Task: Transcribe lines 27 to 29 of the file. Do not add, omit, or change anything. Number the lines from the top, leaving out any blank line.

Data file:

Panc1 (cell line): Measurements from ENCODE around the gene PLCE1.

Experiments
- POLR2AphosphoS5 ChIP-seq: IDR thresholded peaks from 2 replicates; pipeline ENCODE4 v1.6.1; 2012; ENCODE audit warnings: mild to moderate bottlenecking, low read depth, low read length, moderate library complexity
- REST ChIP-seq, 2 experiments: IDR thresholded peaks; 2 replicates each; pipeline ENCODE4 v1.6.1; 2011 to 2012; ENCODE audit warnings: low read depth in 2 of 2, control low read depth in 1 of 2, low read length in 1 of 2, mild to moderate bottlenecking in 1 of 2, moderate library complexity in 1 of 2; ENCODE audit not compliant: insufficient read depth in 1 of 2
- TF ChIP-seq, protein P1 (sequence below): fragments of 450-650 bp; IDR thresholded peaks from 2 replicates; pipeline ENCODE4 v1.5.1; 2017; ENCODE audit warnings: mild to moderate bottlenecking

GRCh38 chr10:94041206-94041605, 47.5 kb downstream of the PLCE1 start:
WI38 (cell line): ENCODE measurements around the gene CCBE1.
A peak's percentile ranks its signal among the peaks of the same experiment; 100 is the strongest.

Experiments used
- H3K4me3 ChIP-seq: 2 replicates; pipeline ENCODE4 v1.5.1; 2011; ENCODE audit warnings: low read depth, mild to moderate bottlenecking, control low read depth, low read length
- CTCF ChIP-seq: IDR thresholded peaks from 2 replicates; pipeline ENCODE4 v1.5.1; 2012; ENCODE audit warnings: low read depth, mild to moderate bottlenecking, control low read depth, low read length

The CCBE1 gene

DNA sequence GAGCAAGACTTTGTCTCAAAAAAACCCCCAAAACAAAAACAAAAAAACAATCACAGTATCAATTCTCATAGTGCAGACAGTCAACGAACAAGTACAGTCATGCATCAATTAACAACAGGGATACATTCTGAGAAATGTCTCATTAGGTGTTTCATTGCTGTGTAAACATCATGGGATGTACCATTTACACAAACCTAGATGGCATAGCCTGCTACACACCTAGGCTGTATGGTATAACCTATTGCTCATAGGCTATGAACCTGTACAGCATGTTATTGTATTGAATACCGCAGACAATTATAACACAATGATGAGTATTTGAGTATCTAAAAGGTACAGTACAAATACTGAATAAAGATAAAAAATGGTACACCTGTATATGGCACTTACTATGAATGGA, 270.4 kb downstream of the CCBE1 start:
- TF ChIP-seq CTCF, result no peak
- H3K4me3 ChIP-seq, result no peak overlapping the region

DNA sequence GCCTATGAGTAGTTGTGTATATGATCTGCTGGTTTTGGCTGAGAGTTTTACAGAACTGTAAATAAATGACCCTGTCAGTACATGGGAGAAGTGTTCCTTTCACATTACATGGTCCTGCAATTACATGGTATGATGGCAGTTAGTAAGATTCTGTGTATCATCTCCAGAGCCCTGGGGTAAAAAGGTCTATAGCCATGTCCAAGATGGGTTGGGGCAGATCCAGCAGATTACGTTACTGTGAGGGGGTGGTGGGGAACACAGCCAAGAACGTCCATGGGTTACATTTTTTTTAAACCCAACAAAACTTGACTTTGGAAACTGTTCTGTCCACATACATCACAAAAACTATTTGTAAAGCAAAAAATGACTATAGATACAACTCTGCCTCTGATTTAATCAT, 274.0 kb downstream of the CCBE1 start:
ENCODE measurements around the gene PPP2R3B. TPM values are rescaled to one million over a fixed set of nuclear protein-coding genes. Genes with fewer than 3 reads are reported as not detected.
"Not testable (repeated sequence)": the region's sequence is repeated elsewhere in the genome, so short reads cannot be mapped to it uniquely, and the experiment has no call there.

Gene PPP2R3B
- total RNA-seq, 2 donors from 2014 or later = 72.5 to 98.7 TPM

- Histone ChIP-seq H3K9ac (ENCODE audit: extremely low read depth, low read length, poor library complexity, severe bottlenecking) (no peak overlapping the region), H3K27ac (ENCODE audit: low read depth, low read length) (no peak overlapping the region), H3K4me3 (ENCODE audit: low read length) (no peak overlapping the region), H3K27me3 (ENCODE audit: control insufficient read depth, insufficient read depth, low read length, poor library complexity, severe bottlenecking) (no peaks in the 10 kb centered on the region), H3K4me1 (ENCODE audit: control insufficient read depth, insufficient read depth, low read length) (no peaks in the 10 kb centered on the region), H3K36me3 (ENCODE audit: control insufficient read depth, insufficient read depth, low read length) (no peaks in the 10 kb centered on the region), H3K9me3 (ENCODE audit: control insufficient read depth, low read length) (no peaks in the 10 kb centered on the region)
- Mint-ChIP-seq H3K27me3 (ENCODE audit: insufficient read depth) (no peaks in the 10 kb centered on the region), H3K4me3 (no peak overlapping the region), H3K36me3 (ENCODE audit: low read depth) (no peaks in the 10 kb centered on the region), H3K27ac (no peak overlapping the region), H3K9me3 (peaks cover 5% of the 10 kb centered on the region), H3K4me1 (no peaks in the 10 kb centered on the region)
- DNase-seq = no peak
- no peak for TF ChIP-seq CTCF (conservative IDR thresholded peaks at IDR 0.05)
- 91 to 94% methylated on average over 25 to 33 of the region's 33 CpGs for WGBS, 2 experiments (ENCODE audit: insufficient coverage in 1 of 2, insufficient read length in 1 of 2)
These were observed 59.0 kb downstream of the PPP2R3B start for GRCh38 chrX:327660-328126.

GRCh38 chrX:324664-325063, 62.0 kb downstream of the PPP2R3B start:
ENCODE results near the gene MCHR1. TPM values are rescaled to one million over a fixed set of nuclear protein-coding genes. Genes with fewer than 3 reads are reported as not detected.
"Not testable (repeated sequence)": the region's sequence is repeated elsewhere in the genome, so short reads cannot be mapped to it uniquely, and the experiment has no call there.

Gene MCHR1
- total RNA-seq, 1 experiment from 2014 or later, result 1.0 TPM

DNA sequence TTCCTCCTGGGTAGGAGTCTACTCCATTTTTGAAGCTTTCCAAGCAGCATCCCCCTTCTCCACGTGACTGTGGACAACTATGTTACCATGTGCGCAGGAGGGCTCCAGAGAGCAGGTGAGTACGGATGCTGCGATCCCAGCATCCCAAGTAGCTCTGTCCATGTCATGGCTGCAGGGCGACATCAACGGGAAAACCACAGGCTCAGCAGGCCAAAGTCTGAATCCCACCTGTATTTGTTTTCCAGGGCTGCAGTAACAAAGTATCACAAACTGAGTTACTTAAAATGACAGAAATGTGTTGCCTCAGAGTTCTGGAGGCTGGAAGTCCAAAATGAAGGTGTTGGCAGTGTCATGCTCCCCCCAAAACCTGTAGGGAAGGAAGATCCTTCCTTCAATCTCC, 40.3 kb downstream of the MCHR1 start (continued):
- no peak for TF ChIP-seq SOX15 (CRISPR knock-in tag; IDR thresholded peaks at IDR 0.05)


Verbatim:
GRCh38 chrX:324664-325063, 62.0 kb downstream of the PPP2R3B start:
ENCODE results near the gene MCHR1. TPM values are rescaled to one million over a fixed set of nuclear protein-coding genes. Genes with fewer than 3 reads are reported as not detected.
"Not testable (repeated sequence)": the region's sequence is repeated elsewhere in the genome, so short reads cannot be mapped to it uniquely, and the experiment has no call there.